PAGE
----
Mission Transition: Making the Move from Military Service to Civilian Employment
After years of dedicated service to your country your headed home; but this time it’s for good. Your job has been to protect against all enemies, foreign and domestic, to keep the liberties our nation was founded on in place. You’ve spent your entire career moving from place to place, on deployment to the far reaches of the world, and training to make sure you were ready to complete the mission at hand, no matter how difficult the odds.
While most in America would fear the experiences you’ve encountered over your career, you now find yourself fearing exactly the opposite; the transition back to a civilian life. No rigorous training, no high-tech gear, no chain of command, just you. Oh yea, and that extremely helpful TAPS class you took two months ago at your separating command. That was enlightening (insert obscene laugh here)! I’m here to tell you your concern is warranted and something many of us faced or are now facing. I can also tell you from experience, the process of entering America’s civilian workforce can be smoother and easier than it seems.
My name is Ryan Kriske, former LTJG in the United States Navy, and a successful transition story with five years in the workforce today. I currently work as the Marketing Specialist for TPGS, a job I never knew existed sitting in TAPS five years ago at NAS Whiting Field. I am writing this 10-part series over the next several months to help everyone current, former, and retired to experience the same success. Each month I will publish one step, outlining keys to success in your search for the next phase in life as a civilian.
Part I: Targeting Job Opportunities
Today, we begin with the job search process and targeting your ideal position and company. You can start by evaluating your skills and interests, translating your MOS or Rate into civilian job titles, researching companies you feel have the right fit, and preparing for a targeted attack.
Establish an Objective
Establishing what you want to do and who you want to do it for is key to your transition plan. This is the first, and in my opinion, most important part of the overall job search process. If you have to go somewhere 8 hours a day, 40 hours a week you better enjoy doing it or you won’t last long. So make sure the company you are pursuing not only offers a role suited to you but who’s culture is also suited to you.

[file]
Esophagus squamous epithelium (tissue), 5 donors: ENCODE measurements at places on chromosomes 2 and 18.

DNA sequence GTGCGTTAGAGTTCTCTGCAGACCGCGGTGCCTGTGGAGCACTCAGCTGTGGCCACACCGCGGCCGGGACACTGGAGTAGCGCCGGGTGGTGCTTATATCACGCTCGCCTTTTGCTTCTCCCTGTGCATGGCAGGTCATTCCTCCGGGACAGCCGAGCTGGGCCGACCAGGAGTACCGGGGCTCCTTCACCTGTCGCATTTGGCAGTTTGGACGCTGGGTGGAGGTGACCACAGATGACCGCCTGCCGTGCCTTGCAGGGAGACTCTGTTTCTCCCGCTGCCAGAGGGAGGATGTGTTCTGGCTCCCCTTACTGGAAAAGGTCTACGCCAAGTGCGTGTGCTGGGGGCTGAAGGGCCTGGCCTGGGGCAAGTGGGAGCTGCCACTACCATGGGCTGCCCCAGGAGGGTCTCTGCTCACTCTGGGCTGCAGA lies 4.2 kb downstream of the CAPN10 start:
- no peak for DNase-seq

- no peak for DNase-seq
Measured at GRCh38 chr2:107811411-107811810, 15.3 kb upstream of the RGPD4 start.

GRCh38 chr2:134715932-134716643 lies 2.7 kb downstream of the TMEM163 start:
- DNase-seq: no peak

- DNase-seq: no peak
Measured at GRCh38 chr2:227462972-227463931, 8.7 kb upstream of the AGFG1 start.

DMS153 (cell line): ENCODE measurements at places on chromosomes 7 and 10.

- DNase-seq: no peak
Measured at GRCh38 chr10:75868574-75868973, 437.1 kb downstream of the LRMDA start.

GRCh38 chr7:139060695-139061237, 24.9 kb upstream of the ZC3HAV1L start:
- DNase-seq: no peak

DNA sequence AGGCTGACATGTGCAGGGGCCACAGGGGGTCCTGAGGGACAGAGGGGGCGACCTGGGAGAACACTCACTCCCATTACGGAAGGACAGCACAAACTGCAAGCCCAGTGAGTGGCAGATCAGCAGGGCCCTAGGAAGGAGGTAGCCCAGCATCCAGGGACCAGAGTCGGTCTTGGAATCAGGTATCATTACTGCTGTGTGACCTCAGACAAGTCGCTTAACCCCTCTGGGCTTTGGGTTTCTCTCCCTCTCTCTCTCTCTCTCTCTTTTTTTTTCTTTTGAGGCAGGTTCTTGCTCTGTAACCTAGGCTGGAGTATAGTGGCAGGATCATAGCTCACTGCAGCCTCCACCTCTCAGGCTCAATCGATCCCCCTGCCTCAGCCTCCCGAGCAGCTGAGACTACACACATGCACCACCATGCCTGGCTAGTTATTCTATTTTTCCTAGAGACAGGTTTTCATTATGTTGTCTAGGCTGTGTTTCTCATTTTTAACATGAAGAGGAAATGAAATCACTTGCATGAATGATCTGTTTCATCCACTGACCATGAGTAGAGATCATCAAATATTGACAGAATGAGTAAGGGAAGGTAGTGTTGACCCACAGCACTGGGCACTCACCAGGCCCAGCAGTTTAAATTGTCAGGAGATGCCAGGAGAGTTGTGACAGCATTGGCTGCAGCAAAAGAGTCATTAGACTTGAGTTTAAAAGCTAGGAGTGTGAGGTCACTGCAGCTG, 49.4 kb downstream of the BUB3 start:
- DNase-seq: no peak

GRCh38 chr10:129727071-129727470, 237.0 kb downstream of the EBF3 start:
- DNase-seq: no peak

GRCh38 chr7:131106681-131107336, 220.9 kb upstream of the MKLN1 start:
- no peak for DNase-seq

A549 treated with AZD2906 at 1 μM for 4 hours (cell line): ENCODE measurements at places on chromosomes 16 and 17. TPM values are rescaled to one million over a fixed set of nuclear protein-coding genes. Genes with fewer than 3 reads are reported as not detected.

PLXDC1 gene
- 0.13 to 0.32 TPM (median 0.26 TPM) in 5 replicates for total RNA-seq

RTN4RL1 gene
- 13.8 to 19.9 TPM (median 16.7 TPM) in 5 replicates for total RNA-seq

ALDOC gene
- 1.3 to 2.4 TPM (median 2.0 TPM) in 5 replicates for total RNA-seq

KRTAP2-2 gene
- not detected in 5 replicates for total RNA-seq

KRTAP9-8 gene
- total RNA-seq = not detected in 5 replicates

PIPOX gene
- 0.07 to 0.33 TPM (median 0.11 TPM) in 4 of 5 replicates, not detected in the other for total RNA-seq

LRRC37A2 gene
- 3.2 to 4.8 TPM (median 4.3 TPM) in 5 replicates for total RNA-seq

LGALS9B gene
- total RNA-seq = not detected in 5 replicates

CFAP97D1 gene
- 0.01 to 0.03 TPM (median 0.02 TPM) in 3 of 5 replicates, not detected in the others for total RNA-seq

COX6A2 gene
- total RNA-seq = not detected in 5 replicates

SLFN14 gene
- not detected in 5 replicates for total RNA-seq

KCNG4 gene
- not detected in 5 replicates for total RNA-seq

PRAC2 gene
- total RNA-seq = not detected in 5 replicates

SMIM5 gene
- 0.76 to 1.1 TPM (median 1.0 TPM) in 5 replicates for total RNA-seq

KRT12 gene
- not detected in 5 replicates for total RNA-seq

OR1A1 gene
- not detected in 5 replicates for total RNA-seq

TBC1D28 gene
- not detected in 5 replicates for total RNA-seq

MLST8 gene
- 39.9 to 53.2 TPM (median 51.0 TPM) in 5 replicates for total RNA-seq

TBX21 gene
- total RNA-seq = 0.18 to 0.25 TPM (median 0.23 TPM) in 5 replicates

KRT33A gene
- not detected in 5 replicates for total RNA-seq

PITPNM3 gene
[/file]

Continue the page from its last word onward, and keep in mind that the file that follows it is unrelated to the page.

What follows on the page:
Assess yourself by objectively looking at your personality, aptitude, interests, values, and skill sets. A great tool, the Interest Profiler, is available through ONET’s My Next Move to evaluate your interests. Additionally, there are great online tools to translate your MOS and training into civilian focused job skills. You can find them at https://www.resumeengine.org and http://www.military.com/veteran-jobs/skills-translator.
Once you have established what you want to do and what you are qualified for, it’s time to find out who you will be working for. Instead of throwing every dart at the board, try a more targeted approach. I recommend choosing 10 – 20 companies that are actively seeking candidates with the skill sets you offer, in the role you desire. You can then narrow that list down to your final top 5-10 through research. Learning which cultures, locations, and levels of urgency each opening has are all important factors to consider.
Finally, you want to learn everything you can about each industry and company so you can tailor each attack and optimize your results. Tailoring your approach is something I will cover in a later blog posting. Some great areas to start your research are TPGS Job Search, Recruit Military, and Military One Source.
The last piece of Phase One is targeting the right people, meaning it’s time to start getting through the gatekeepers and into the spotlight. I recommend exploring all angles including working your network of former commanding officers, military leaders, and fellow service members. Social networking is something many of us hesitate to use, but have learned how to over multiple deployments. Take advantage of this by connecting with influential professionals in your field of interest and following companies you are targeting.
Finally, I recommend looking for decision makers and reaching out. The general rule of thumb is to try and get yourself in front of the hiring manager, but don’t just stop there. Try reaching the hiring managers direct supervisor, supervisors in other departments, and employees you may know there. If your resume happens to land on the hiring manager’s desk from all three sources, my bet is you will suddenly find yourself at the top of the pile. Working with a TPGS resource manager is another great way to make sure you are being put in front of the right person at the right time, while saving you valuable time in the job search process.
Follow these steps and you will find yourself well ahead of the curve during this challenging, new mission. Keep in mind as former or current military your skills, both hard and soft, are highly marketable in today’s civilian job market. Be confident, the qualities you honed in the military are exactly what employers are seeking in new candidates today.
Stay tuned for part two of our blog series next month. I will be discussing how to leverage social media in your search for a second career in the civilian job market. In the meantime, stay up to date on the latest news in government contracting positions and clearance jobs by following our blog.
Plan the work, work the plan shipmates. If you are seeking assistance, contact us today! TPGS is here to get you there!